clock menu more-arrow no yes mobile

Filed under:

Canadiens 3*, Islanders 2 (*SO): Isles are Andrew Hammond’s first NHL victims since 2018

There were some nice individual performances but collectively the Isles still don’t have it.

Montreal Canadiens v New York Islanders
Maybe they were intimidated by the Wild pads.
Photo by Christopher Pasatieri/NHLI via Getty Images

The New York Islanders offense again stalled and they again conceded the first goal in a frustrating season whose latest insult was a 3-2 shootout loss to the Montreal Canadiens Sunday afternoon.

It’s just the 10th Canadiens win in their 50 games this season, and as terrible as they are, they are closer to the Islanders in standings points than the Islanders are to the second wild card position.

Coming off one of the Islanders’ “best efforts of the season” against the Bruins a few nights ago, this loss was another bullet point on their stalled season. The Isles can’t string goals together consistently, can’t build off impressive wins, and can no longer even be counted on to handle the teams in the lower rungs of the standings. The more fitting factoid: Their loss came in Andrew Hammond’s first NHL start and first NHL win since March 2018.

The Canadiens have started to be incrementally better under their new coach, but the Isles have long lost the luxury of such excuses. They almost didn’t even get a point out of this one, needing a late equalizer to send the game to extra time.

[Game Sum | Event Sum | NHL Gamecenter | Natural Stat Trick | HockeyViz]

Lineup-wise, “day to day” Josh Bailey returned to the lineup to replace “day to day” Oliver Wahlstrom, who was hurt during the Bruins game on Thursday.

Ilya Sorokin started again with Semyon Varlamov still in Canadian COVID quarantine limbo, and Sebastian Aho remained in the lineup for his third game in a row in place of Andy Greene.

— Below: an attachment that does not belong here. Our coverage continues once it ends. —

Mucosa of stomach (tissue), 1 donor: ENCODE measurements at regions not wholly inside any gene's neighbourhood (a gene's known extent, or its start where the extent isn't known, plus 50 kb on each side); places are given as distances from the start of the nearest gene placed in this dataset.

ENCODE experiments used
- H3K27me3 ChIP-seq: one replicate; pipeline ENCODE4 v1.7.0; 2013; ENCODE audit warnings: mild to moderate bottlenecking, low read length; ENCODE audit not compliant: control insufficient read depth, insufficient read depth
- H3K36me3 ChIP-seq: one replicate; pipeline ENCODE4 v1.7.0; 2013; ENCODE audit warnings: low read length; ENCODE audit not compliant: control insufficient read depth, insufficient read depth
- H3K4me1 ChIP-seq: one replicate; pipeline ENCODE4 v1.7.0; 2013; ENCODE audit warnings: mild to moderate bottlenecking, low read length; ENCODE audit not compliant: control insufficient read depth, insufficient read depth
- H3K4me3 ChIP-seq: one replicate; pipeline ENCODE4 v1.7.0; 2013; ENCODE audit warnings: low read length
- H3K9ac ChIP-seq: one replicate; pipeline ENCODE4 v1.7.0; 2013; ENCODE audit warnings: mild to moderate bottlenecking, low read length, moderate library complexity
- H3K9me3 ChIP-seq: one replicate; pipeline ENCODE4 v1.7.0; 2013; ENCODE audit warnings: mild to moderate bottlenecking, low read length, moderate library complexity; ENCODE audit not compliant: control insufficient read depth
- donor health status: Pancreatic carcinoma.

First Period

Matt Martin took an early roughing penalty against Michael Pezzetta, but the Isles killed that off and indeed it was the only whistle for the first seven minutes of the period.

The Canadiens had more jump and the better of play through much of the first period, and it paid off with a good bounce for the opening goal at 9:01. Jeff Petry’s point shot went off Ryan Pulock, who was battling Pezzetta in front of the net. Ilya Sorokin had played the original trajectory, leaving him off to the side of the crease as the redirected puck sputtered over the line.

Two minutes later, Cal Clutterbuck helped change the tide a bit with a big hit on young Cole Caufield as he took a pass in the Canadiens zone. Josh Anderson took exception and tried to take Clutterbuck out as they passed in the neutral zone, then tried to get Clutterbuck to fight.

Per usual, Clutterbuck played unaware and Anderson was penalized, completing the Clutterbuck Bait Cycle.

The Isles couldn’t get anything going on that power play — though J-G Pageau hit the side of the goal frame on a cross-slot one-timer — but they looked more into the game afterward. A couple of soft but legit hooking calls on the Canadiens in the final two minutes would help set up an equalizer in the next period.

First Laurent Dauphin went to the box for reaching on Sebastian Aho’s neutral zone deke, causing Aho to lose his footing. The Isles had a little movement but nothing too impressive with the 5-on-4, but as time wound down Anthony Beauvillier kept the puck in at the blueline and drew a hook from Jake Evans.